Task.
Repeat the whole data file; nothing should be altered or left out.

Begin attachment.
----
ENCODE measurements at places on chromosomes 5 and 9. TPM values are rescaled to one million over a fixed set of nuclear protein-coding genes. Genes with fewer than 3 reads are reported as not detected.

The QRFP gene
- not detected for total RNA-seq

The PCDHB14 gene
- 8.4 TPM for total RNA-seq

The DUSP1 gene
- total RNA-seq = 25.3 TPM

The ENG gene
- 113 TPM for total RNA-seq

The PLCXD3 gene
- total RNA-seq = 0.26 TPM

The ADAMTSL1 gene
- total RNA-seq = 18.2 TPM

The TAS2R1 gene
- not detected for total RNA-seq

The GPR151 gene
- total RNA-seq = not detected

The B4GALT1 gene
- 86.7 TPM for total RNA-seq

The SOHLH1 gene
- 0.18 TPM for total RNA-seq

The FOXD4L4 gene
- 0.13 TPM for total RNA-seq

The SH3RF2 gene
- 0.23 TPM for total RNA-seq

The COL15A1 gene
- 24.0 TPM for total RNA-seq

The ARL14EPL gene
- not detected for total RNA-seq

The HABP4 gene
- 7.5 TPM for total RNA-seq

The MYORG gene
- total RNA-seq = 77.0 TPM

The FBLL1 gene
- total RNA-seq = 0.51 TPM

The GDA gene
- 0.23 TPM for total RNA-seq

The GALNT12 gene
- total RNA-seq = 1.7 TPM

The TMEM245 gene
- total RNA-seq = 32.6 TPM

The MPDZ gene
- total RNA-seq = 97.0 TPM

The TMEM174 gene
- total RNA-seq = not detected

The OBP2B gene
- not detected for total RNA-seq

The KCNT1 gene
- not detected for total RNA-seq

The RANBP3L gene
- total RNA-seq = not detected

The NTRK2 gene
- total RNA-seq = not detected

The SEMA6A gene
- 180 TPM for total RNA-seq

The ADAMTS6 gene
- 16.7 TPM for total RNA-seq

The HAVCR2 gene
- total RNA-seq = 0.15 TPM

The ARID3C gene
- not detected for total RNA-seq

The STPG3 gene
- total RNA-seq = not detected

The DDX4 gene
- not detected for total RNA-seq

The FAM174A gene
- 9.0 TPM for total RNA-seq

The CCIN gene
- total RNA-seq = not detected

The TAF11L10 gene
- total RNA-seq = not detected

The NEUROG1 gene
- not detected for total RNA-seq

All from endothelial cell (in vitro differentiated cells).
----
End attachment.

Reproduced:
ENCODE measurements at places on chromosomes 5 and 9. TPM values are rescaled to one million over a fixed set of nuclear protein-coding genes. Genes with fewer than 3 reads are reported as not detected.

The QRFP gene
- not detected for total RNA-seq

The PCDHB14 gene
- 8.4 TPM for total RNA-seq

The DUSP1 gene
- total RNA-seq = 25.3 TPM

The ENG gene
- 113 TPM for total RNA-seq

The PLCXD3 gene
- total RNA-seq = 0.26 TPM

The ADAMTSL1 gene
- total RNA-seq = 18.2 TPM

The TAS2R1 gene
- not detected for total RNA-seq

The GPR151 gene
- total RNA-seq = not detected

The B4GALT1 gene
- 86.7 TPM for total RNA-seq

The SOHLH1 gene
- 0.18 TPM for total RNA-seq

The FOXD4L4 gene
- 0.13 TPM for total RNA-seq

The SH3RF2 gene
- 0.23 TPM for total RNA-seq

The COL15A1 gene
- 24.0 TPM for total RNA-seq

The ARL14EPL gene
- not detected for total RNA-seq

The HABP4 gene
- 7.5 TPM for total RNA-seq

The MYORG gene
- total RNA-seq = 77.0 TPM

The FBLL1 gene
- total RNA-seq = 0.51 TPM

The GDA gene
- 0.23 TPM for total RNA-seq

The GALNT12 gene
- total RNA-seq = 1.7 TPM

The TMEM245 gene
- total RNA-seq = 32.6 TPM

The MPDZ gene
- total RNA-seq = 97.0 TPM

The TMEM174 gene
- total RNA-seq = not detected

The OBP2B gene
- not detected for total RNA-seq

The KCNT1 gene
- not detected for total RNA-seq

The RANBP3L gene
- total RNA-seq = not detected

The NTRK2 gene
- total RNA-seq = not detected

The SEMA6A gene
- 180 TPM for total RNA-seq

The ADAMTS6 gene
- 16.7 TPM for total RNA-seq

The HAVCR2 gene
- total RNA-seq = 0.15 TPM

The ARID3C gene
- not detected for total RNA-seq

The STPG3 gene
- total RNA-seq = not detected

The DDX4 gene
- not detected for total RNA-seq

The FAM174A gene
- 9.0 TPM for total RNA-seq

The CCIN gene
- total RNA-seq = not detected

The TAF11L10 gene
- total RNA-seq = not detected

The NEUROG1 gene
- not detected for total RNA-seq

All from endothelial cell (in vitro differentiated cells).